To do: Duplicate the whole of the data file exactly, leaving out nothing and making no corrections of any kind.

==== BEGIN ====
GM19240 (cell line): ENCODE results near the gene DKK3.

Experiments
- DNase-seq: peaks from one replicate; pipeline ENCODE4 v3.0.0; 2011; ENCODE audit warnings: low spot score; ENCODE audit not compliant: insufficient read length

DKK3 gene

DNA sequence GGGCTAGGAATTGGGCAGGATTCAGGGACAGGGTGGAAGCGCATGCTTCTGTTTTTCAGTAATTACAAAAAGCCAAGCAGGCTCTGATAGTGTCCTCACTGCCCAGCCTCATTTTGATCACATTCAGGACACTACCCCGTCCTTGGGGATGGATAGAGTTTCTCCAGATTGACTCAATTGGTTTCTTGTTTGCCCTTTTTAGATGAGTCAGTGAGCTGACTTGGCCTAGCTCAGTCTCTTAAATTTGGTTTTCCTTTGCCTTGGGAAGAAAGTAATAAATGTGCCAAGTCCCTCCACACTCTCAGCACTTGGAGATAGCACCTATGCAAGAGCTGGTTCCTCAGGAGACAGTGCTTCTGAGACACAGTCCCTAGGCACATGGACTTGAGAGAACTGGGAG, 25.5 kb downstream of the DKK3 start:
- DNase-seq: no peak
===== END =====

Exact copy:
GM19240 (cell line): ENCODE results near the gene DKK3.

Experiments
- DNase-seq: peaks from one replicate; pipeline ENCODE4 v3.0.0; 2011; ENCODE audit warnings: low spot score; ENCODE audit not compliant: insufficient read length

DKK3 gene

DNA sequence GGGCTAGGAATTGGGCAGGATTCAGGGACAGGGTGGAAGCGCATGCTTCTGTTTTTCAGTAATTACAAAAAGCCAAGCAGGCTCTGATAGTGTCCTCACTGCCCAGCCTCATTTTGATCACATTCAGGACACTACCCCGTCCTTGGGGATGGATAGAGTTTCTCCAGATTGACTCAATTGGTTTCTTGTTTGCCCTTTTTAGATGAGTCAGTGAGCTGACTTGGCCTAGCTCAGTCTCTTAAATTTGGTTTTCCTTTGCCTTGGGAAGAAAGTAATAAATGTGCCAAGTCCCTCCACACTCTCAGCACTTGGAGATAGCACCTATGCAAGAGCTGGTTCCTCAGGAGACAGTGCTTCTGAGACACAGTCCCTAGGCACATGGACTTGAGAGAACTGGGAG, 25.5 kb downstream of the DKK3 start:
- DNase-seq: no peak